Broker Check

Self Directed Brokerage Account

Frustrated with Your Company Retirement Plan?

Many in today’s workforce have become dissatisfied with their company’s retirement plan. This concern can be significant as their retirement plan may represent their largest financial asset. The issue with company 401(k)s, 403(b)s, or 457 accounts, is that these plans can be very limited in two significant ways.

  • Companies often restrict the number of investment choices and management styles for various reasons.
  • It can be very difficult to get help or advice regarding company retirement accounts.

These constraints can have a negative effect on returns and the associated risk taken related to the returns. (Please see Schwab Study discussed below.)

<span>A Possible Solution</span>

A Possible Solution

However, there is a potential remedy to this problem, and chances are your plan already offers it. Employees may not be aware of it because your employer and the employer’s plan administrator have no incentive to advertise the solution. What is this hidden solution? It is a Self-Directed Brokerage Account (SDBA).

Our Primary Purpose

And what is a Self-Directed Brokerage Account (SDBA)?

Many larger and some smaller plans offer this option. Essentially, a brokerage account can be set up as part of the 401(k). This works well for the following reasons:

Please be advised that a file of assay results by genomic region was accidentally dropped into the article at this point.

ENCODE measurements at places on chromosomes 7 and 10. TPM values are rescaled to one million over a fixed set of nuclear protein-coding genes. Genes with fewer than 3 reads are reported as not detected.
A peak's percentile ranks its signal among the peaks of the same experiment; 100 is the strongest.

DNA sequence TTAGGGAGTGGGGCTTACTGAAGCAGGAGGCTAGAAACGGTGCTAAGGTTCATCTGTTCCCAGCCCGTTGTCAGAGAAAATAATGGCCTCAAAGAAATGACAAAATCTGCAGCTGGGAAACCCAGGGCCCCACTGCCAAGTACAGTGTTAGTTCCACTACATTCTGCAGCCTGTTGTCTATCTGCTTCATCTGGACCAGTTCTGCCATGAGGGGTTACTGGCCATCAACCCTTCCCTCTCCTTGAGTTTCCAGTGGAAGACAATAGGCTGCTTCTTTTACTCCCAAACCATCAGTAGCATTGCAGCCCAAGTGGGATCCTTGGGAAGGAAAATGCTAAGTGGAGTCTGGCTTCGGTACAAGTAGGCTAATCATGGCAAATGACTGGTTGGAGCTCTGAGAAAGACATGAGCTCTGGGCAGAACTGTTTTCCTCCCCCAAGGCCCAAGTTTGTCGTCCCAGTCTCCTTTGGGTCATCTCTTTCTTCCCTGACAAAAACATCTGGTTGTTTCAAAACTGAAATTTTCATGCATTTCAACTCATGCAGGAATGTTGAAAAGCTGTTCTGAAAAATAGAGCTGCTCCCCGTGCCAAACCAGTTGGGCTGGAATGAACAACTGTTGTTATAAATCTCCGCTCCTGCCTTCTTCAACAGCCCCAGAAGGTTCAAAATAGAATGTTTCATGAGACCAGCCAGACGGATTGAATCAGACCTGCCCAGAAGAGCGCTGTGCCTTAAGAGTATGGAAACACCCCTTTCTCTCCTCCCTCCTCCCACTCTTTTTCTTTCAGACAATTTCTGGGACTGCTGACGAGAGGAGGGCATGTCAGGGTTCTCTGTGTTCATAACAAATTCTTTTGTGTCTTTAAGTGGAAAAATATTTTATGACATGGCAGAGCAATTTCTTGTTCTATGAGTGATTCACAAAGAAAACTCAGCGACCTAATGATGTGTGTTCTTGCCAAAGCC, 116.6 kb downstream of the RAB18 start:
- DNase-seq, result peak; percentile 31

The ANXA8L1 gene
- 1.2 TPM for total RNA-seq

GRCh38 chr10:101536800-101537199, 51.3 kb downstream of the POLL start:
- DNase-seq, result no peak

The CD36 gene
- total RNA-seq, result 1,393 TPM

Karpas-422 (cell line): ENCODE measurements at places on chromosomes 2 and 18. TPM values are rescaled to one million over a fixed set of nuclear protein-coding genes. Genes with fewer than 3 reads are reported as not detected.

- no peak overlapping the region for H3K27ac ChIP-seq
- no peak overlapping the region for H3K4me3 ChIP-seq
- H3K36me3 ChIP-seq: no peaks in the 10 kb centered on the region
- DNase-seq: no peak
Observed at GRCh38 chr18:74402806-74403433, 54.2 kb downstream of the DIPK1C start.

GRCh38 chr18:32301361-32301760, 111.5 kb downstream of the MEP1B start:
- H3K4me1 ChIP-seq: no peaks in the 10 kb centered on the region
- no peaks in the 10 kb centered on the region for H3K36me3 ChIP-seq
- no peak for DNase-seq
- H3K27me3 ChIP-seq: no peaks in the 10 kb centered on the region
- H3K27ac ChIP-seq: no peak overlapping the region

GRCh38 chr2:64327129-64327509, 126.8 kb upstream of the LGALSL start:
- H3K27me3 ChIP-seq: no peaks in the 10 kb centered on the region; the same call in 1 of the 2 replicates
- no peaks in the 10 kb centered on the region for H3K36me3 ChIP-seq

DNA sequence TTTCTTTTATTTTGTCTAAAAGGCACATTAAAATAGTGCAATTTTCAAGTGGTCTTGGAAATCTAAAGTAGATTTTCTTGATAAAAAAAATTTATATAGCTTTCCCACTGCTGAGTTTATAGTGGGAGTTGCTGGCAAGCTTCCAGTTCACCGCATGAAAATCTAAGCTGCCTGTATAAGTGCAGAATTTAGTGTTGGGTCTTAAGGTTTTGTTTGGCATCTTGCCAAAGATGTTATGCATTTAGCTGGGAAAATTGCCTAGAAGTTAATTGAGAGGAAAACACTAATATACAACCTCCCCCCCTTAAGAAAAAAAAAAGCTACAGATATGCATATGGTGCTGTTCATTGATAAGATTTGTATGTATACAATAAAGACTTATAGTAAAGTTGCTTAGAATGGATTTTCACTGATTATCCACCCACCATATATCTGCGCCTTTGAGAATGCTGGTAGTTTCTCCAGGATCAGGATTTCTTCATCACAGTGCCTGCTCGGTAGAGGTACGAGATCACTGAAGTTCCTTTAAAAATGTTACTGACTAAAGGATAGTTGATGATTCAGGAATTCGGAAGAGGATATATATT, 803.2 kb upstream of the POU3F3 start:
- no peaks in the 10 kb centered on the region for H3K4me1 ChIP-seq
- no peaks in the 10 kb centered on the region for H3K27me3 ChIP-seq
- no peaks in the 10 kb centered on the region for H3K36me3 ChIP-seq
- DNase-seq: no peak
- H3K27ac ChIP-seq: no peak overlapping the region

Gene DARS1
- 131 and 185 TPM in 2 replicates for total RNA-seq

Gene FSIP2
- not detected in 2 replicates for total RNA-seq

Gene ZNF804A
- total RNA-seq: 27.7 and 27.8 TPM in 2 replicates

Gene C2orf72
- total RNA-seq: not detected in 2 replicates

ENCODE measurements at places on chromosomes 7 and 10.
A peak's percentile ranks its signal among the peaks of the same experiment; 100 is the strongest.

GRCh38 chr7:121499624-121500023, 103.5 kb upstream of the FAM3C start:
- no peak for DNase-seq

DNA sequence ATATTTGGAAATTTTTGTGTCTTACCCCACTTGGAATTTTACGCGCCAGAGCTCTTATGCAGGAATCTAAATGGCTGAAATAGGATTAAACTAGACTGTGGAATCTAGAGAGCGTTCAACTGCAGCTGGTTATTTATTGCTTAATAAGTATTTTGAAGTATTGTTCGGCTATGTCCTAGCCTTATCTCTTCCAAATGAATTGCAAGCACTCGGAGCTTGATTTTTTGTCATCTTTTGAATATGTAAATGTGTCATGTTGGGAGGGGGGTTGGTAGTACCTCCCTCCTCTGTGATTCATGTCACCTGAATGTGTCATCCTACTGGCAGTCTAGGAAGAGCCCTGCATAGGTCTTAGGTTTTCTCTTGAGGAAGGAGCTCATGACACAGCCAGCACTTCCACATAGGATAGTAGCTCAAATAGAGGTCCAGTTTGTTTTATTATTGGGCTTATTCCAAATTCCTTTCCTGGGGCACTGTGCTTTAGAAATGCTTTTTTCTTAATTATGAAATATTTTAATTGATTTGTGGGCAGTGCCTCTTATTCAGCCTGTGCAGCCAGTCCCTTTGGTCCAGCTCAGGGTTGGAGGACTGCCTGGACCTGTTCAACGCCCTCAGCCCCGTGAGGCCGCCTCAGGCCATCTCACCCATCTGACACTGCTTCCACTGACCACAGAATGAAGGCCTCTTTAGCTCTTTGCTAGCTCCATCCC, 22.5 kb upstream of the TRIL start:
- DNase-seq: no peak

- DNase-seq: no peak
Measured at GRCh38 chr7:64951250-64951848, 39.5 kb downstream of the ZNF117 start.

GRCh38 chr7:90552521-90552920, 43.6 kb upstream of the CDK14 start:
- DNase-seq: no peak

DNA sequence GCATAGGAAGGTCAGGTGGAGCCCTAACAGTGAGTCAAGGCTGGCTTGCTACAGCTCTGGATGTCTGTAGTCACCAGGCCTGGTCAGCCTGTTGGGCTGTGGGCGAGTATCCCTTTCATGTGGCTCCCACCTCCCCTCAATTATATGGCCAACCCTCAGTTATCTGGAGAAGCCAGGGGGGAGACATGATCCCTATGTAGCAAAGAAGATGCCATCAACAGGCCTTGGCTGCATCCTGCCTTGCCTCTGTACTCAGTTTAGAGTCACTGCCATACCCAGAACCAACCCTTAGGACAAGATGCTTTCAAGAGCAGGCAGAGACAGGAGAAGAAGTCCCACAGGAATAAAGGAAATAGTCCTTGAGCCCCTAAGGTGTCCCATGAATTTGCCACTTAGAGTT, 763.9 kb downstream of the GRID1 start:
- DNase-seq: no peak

• Funds that are moved to the SDBA don’t actually leave the plan. The SDBA will show up like another investment on the 401(k) statement.
  • SDBA provides a window within the 401(k) which opens a wider range of investments to choose from.
  • Diversification is provided not only by a wider range of investments, but also in terms of management styles (e.g., strategic vs. tactical, or passive vs. active).
  • Funds can be moved from the core portion of the 401(k) to the SDBA with no tax consequences since the SDBA is part of the 401(k).
  • An advisor can provide guidance with portfolio selection and assistance with risk/return assessment.
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Can working with an advisor make a difference with your SDBA?

Schwab did a study in 2019 on SDBA participants that worked with an advisor. Here are their findings:

  • Participants working with an advisor had nearly twice the size of account balances as compared with non-advised participants.
  • Participants working with an advisor had more diversified accounts, higher average trades and a lower percentage in cash.
  • The study concluded that the participants working with an advisor had greater savings, better diversification, and more disciplined investing behavior.

The important thing to remember is that SBDA accounts offer an opportunity to further diversify. Remember, there is a difference between effective and ineffective diversification. This is where a financial advisor can offer significant value.
Contact us if you would like to take greater control of your company retirement plan.

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